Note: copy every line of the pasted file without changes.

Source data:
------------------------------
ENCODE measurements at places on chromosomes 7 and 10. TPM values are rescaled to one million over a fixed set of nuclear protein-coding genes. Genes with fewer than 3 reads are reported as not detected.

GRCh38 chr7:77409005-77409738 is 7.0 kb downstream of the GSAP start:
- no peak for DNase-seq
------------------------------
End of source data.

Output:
ENCODE measurements at places on chromosomes 7 and 10. TPM values are rescaled to one million over a fixed set of nuclear protein-coding genes. Genes with fewer than 3 reads are reported as not detected.

GRCh38 chr7:77409005-77409738 is 7.0 kb downstream of the GSAP start:
- no peak for DNase-seq